This format only lasted about 2 years. Next came all numeric 5-digit plates – 10000 to 99999. This lasted about 3 years until 99999 was reached in 1985.
The 100-‘C’AA series came next. In 1987 the map base was introduced. For a brief time just before the map plates were issued, numbers were issued in the old format of CA-1234 and CB-1234. These plates can be identified by the fact that they have reflectorized (glass-beaded) numbers, unlike the previous re-issue of this format around 1980. Numbering continued on with little fanfare until 1996 when 999-CZZ was reached. The 1’C’-0000 format was started. Breaking with tradition, lead zeroes were used after the dot separator, beginning at -0001 instead of -1000.
Eventually, 9C-9999 was reached. The ‘C’ was then bumped over one position, and the 10’C’-001 format was begun. These ran until the new reflective base came out in 2000. I’m not sure they actually reached the end of the series at 99C-999. Plates up to 93C- have been verified, but not much higher.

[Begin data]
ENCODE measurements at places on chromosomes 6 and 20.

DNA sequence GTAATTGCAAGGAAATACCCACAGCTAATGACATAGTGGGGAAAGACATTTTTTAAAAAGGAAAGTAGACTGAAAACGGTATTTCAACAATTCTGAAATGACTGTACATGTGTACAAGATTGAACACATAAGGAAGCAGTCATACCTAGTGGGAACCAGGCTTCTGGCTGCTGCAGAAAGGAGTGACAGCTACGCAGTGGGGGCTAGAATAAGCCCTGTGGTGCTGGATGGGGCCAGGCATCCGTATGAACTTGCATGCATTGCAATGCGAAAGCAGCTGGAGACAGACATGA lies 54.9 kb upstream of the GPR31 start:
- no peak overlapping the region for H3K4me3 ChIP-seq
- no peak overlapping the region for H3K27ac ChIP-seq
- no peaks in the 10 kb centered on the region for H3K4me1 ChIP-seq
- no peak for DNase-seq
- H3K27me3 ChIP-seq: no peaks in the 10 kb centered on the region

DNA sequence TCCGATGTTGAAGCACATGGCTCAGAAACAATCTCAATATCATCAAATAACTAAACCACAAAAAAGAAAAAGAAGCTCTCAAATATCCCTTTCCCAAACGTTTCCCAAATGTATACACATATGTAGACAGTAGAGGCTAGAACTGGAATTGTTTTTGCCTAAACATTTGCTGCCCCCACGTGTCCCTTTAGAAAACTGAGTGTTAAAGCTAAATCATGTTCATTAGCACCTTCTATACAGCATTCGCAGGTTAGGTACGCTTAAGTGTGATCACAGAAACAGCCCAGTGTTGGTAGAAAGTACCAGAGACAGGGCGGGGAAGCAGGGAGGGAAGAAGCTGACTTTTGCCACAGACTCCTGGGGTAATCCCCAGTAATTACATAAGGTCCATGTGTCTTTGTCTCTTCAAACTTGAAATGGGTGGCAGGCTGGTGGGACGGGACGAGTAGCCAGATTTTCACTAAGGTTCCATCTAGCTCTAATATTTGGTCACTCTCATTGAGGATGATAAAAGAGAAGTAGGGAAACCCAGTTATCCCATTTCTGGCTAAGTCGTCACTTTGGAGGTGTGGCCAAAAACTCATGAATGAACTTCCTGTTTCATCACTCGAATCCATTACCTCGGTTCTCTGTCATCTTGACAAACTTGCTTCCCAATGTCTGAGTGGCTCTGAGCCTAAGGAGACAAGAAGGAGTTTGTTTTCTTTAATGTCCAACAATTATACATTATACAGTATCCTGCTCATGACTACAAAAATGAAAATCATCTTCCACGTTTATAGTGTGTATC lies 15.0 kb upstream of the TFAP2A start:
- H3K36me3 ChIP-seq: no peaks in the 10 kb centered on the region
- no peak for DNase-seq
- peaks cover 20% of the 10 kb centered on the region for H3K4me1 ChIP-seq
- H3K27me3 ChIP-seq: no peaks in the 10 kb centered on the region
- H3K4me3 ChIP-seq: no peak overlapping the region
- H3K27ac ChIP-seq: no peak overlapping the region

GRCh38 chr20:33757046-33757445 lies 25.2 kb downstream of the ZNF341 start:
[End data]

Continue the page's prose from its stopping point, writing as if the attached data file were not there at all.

In late December of 1999, the reflective light blue base was introduced. The initial numbering format was 12345-C. The ‘Combination’ legend was dropped from the plates, replaced by a stacked ‘COMB’ to the right of the serial.
99999-C was reached before long, and 1CA-123 through 9CZ-999, reached in 2004. The letters were then bumped to the right, and 12’C’-A34 became the new format. In August, 2009 that format was exhausted, and the new series began at 1234-‘C’A.
In mid-2014 9999-CZ was reached. It appears the DMV finally gave up on trying to fit the letter “C” in some form in the serial, because a new series was started at 1000-DA. These appear to have been issued until the -DF series.